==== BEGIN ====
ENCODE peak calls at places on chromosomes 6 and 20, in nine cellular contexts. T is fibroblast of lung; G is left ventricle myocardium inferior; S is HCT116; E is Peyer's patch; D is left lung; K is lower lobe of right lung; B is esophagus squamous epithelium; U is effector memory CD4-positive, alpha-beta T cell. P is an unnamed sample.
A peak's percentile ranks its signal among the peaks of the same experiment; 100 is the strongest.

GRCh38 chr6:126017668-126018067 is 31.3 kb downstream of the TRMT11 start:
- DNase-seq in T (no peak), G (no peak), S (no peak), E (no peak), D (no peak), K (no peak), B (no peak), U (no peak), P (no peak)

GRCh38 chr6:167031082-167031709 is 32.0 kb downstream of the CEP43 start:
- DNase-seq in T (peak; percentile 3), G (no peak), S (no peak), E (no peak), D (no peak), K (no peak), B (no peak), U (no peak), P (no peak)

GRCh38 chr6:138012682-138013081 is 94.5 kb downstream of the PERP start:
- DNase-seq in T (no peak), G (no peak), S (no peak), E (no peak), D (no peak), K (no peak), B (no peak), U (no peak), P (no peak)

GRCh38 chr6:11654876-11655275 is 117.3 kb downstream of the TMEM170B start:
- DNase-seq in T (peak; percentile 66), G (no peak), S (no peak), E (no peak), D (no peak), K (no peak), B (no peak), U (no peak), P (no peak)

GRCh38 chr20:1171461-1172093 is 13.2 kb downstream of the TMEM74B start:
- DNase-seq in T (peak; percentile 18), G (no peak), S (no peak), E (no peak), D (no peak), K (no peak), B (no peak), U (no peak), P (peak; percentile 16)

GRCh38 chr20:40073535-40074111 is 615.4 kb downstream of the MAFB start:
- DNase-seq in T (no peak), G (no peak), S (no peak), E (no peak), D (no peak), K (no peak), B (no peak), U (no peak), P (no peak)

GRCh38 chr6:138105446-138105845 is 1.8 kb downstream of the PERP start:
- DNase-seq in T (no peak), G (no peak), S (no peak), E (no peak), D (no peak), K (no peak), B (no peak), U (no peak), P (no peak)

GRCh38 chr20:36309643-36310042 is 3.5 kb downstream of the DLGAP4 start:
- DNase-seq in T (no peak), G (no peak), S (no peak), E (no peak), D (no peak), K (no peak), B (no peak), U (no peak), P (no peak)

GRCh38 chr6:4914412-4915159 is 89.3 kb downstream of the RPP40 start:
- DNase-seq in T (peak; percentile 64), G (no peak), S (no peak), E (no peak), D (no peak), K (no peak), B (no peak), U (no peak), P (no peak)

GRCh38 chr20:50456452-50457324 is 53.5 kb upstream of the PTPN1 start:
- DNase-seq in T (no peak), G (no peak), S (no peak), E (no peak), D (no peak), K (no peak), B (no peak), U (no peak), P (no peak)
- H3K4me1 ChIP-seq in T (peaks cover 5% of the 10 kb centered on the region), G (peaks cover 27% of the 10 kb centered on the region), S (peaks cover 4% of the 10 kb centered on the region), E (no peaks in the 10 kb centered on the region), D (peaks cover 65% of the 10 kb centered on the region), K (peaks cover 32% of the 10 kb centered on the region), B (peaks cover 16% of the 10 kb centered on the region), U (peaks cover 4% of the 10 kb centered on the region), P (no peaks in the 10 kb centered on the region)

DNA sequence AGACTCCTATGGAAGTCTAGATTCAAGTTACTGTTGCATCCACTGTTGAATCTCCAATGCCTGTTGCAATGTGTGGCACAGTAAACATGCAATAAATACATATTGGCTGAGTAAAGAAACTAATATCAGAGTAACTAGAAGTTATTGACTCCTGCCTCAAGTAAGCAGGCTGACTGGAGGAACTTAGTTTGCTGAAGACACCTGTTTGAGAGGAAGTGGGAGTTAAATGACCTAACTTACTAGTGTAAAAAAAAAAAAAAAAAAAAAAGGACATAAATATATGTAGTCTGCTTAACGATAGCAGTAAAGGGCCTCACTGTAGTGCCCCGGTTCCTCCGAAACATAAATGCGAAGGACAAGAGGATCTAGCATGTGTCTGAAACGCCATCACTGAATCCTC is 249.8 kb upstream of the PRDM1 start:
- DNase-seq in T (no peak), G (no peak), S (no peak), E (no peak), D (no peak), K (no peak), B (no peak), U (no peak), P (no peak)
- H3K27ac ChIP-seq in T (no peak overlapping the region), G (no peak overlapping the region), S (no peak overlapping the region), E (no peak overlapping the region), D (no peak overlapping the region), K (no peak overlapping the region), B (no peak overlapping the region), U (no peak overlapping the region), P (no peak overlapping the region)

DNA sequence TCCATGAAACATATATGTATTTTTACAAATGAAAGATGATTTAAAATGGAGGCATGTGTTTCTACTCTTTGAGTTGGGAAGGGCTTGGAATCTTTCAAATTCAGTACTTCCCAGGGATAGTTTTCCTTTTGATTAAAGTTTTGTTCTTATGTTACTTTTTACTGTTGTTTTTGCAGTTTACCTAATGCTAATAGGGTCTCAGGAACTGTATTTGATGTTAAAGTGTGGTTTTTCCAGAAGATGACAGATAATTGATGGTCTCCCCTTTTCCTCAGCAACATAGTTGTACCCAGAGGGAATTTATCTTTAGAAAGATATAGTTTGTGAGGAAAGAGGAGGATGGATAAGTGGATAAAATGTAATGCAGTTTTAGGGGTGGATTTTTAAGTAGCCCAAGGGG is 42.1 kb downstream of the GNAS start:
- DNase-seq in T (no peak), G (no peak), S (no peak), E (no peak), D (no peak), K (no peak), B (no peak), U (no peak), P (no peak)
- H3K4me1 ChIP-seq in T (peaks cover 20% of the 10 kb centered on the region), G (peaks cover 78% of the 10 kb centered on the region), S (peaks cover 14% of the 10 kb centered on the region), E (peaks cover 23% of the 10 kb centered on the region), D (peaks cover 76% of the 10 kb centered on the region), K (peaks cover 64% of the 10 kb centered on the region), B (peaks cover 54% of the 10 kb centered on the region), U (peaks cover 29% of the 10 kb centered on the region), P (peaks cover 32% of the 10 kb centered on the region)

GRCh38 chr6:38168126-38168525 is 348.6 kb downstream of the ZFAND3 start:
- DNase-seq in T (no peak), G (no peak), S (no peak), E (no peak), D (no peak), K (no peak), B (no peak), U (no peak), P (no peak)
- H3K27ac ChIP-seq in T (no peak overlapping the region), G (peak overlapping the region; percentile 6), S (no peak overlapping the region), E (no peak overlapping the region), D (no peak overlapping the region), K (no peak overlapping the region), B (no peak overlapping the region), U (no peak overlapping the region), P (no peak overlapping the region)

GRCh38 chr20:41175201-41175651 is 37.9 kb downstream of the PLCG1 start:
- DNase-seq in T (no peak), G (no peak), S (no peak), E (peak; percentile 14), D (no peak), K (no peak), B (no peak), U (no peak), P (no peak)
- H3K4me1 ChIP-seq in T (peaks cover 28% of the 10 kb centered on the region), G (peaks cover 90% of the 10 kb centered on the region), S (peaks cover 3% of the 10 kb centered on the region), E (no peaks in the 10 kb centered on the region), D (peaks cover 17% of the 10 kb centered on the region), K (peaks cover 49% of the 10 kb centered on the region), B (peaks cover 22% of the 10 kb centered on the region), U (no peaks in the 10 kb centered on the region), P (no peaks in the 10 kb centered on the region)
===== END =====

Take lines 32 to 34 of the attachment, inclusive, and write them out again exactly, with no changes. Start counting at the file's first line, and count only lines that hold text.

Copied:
- H3K27ac ChIP-seq in T (no peak overlapping the region), G (peak overlapping the region; percentile 6), S (no peak overlapping the region), E (no peak overlapping the region), D (no peak overlapping the region), K (no peak overlapping the region), B (no peak overlapping the region), U (no peak overlapping the region), P (no peak overlapping the region)

GRCh38 chr20:41175201-41175651 is 37.9 kb downstream of the PLCG1 start:
- DNase-seq in T (no peak), G (no peak), S (no peak), E (peak; percentile 14), D (no peak), K (no peak), B (no peak), U (no peak), P (no peak)